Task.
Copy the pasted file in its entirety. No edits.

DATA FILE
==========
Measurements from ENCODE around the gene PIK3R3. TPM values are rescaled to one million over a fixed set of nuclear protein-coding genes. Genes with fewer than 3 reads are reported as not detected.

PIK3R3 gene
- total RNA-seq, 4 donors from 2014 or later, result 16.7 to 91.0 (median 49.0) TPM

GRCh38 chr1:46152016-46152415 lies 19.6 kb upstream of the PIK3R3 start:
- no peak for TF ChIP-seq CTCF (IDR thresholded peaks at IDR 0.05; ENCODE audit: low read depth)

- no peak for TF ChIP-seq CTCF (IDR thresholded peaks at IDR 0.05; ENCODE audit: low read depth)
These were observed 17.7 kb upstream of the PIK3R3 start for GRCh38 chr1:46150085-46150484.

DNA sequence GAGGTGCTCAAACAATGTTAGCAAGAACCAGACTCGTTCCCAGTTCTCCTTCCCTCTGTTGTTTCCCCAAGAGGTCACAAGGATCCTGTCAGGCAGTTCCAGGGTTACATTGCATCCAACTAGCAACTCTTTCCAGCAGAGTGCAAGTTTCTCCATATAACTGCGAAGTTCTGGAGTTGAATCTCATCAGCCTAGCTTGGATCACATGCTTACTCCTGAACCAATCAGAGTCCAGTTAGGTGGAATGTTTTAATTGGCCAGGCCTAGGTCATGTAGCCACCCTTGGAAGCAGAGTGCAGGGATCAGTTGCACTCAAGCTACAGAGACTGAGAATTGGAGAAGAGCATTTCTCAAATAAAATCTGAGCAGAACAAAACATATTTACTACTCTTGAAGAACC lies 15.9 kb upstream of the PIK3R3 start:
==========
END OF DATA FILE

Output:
Measurements from ENCODE around the gene PIK3R3. TPM values are rescaled to one million over a fixed set of nuclear protein-coding genes. Genes with fewer than 3 reads are reported as not detected.

PIK3R3 gene
- total RNA-seq, 4 donors from 2014 or later, result 16.7 to 91.0 (median 49.0) TPM

GRCh38 chr1:46152016-46152415 lies 19.6 kb upstream of the PIK3R3 start:
- no peak for TF ChIP-seq CTCF (IDR thresholded peaks at IDR 0.05; ENCODE audit: low read depth)

- no peak for TF ChIP-seq CTCF (IDR thresholded peaks at IDR 0.05; ENCODE audit: low read depth)
These were observed 17.7 kb upstream of the PIK3R3 start for GRCh38 chr1:46150085-46150484.

DNA sequence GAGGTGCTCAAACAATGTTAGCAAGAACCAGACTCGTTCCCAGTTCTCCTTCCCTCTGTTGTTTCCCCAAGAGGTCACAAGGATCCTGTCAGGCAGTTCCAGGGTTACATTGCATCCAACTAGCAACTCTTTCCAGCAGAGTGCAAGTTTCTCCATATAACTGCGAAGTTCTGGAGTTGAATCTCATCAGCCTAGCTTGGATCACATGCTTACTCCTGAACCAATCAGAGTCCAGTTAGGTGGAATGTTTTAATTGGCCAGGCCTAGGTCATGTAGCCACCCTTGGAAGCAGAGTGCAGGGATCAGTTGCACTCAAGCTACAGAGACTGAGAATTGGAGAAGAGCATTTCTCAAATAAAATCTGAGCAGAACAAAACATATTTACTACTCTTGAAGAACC lies 15.9 kb upstream of the PIK3R3 start: